Israel's state comptroller released recommendations for improving policing in Arab communities. But none of them seem to address the real problem: police indifference. By Nisreen Salameh Shahbari On a cold February morning this year, my four-year-old son’s daycare was broken into. Sights of happy children singing and drawing were replaced with photos of horrific destruction and looting. This was the third break-in at Daburiyya, an Arab village east of Nazareth, that month. Previous incidents included an armed robbery in broad daylight, during which a person was shot and severely injured. [tmwinpost] In a radio segment discussing the incident, police claimed they are…Read More...
Because two peoples live here, side by side, and the Israeli government is doing its best to erase the rights and history of only one of them. Tens of thousands of Palestinians and Israelis protested and marched against the Jewish Nation-State Law Saturday night, demanding full civil equality for all residents of this land. It was a spectacular and rare showing, yet most of Israel’s top politicians (including on the Left) and media outlets were concerned with one thing only: Palestinian flags flown in Rabin Square. [tmwinpost] Let’s start with the facts: Saturday night's protest was organized by the Arab Higher Monitoring Committee,…Read More... | 7 Comments
For most of Israel's minority groups, the Jewish Nation-State Law was far from surprising. But for many Druze citizens, who for decades have served in the military, it was the straw that broke the camel's back. Eman Safady, like many Druze citizens of Israel, felt personally betrayed by the Jewish Nation-State Law. A journalist from the village of Abu Snan in the Galilee and an officer at the Union of Journalists in Israel, she was one of the tens of thousands of protesters who took to Tel Aviv’s Rabin Square last weekend to oppose the law. [tmwinpost] The Jewish Nation-State…Read More... | 7 Comments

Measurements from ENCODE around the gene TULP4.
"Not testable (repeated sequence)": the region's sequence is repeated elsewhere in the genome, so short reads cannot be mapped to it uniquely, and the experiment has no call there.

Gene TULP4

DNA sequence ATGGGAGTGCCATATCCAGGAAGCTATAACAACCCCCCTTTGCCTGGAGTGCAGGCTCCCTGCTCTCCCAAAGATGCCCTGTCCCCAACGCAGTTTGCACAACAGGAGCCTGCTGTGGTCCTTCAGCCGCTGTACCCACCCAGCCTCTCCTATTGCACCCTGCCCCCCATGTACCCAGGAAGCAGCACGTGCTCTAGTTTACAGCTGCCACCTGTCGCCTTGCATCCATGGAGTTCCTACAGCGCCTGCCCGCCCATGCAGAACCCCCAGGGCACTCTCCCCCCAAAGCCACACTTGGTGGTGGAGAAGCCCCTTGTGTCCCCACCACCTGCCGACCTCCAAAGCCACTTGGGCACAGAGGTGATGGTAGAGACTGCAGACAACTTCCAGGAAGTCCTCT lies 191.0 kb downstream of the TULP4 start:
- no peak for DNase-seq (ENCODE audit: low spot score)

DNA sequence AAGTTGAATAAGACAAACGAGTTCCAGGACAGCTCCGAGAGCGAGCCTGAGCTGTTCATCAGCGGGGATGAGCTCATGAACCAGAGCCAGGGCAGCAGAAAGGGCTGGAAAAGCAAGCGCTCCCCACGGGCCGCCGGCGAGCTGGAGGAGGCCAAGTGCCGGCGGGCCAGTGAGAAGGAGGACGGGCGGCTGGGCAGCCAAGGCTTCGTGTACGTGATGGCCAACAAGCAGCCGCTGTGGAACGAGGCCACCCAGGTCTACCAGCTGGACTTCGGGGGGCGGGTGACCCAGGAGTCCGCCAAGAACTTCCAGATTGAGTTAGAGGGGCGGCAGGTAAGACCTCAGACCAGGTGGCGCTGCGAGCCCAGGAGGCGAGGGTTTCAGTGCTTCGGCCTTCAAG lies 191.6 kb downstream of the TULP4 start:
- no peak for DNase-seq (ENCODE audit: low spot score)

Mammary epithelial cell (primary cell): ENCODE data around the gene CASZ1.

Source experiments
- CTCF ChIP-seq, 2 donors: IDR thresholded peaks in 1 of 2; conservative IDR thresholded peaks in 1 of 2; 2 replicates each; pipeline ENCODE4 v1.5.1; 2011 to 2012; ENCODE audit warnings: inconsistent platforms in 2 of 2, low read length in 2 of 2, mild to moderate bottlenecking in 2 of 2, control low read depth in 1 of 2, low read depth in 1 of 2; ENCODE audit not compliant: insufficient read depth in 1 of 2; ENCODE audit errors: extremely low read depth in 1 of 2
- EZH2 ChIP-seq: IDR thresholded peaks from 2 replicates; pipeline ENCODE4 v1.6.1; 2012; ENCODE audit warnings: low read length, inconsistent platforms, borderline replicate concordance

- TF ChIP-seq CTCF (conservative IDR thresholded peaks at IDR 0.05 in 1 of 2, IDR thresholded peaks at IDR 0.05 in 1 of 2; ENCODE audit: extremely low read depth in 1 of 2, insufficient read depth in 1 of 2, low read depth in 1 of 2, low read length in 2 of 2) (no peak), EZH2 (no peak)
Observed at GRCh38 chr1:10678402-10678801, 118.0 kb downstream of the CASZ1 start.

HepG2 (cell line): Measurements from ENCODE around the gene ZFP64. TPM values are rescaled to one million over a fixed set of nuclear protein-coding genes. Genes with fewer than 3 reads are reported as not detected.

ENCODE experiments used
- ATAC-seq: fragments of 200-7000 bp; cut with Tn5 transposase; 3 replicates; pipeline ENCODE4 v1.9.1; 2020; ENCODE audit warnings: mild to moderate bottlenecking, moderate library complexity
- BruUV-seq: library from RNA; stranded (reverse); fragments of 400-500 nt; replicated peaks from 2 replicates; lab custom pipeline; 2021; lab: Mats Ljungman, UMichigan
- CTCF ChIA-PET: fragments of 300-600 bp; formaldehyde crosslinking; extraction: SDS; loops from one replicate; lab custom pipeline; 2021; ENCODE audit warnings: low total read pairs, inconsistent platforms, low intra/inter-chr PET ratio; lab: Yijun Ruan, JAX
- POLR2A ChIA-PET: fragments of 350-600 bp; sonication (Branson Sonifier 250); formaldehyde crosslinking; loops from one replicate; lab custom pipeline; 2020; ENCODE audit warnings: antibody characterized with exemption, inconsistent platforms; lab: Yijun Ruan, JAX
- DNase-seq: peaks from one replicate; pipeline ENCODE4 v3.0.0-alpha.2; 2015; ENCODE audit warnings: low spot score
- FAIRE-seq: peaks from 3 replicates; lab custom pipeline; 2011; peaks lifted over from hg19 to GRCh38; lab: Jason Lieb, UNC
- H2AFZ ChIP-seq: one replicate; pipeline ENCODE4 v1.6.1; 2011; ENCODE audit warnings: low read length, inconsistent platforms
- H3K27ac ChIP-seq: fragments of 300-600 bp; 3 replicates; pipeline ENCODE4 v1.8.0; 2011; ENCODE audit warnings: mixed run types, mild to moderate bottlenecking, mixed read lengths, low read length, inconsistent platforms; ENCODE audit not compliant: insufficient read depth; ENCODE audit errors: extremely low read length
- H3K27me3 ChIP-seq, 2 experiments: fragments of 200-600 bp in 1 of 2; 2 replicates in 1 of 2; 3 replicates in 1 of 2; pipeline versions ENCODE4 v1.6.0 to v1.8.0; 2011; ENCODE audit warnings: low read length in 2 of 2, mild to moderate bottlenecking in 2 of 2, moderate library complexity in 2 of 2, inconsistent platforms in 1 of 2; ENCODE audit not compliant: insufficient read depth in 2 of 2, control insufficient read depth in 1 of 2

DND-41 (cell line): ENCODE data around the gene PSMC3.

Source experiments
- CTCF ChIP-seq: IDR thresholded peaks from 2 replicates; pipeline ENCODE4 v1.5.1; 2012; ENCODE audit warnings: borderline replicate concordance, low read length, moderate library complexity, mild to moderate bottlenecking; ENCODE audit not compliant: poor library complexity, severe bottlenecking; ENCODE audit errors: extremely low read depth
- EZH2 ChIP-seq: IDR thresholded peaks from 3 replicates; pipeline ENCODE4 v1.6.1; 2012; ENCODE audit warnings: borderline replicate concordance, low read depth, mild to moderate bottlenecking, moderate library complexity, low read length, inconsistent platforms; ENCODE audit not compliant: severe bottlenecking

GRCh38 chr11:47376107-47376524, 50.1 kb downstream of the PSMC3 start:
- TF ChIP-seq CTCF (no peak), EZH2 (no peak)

I do not need the Jewish Nation-State Law to remind me that I am not equal to my Jewish friends. And yet, I was born here, I grew up here, this is my homeland. I have no intention of going anywhere. By Yasmeen Abu Fraiha Write it down, I am an Arab woman Born to this land I am Palestinian My parents are Palestinian And my ancestors are Palestinian My mother and her family were expelled from their home in 1967, when she was only eight, so that the army could use it as a military outpost. My grandmother was beaten by…Read More... | 59 Comments
The rising violence in Israel's Arab society hurts citizens and limits their ability to develop economically. But the police are unlikely to adequately address crime rates in Arab towns if they cannot work in cooperation with the local population. By Thabet Abu Ras and Amnon Be'eri Sulitzeanu Of all the murder victims in Israel in 2016, 70 were Arab citizens. Thousands more were victims of violence and property damage. Statistically, 60 percent of murder victims in Israel are Arab — three times their representation in Israel's general population. [tmwinpost] Violence in Arab towns has reached disproportionate rates. This includes a wide-range of delinquency and criminal activities,…Read More... | 1 Comment
A recent campaign against Palestinian journalist Makbula Nasser, who was attacked on the front page of Israel's most-read newspaper, was meant to strike fear in the hearts of Palestinian citizens of Israel — the fear of speaking out. That may have worked with previous generations. Do you remember the neighborhood bully? The scary one who would hit anyone who happened to be in the wrong place at the wrong time? Do you also remember what best characterized that bully? An ingenious lack of sophistication that you could see his next move coming from a mile away. [tmwinpost] Earlier this week,…Read More...
Israel has been systematically revoking citizenship from its Bedouin citizens without as much as telling them. Is this a harbinger of things to come? In Israel's relentless war against its Arab citizens, there are few things that one can still reasonably claim to be surprised by. Jack Khoury's article in Haaretz a few weeks ago, however, did just that. Khoury revealed how the Israeli Interior Ministry has been revoking citizenship from hundreds of Bedouin in the Negev. Bedouin citizens would arrive at the Ministry to handle some bureaucratic procedure — such as applying for a new passport — and would leave with a new…Read More...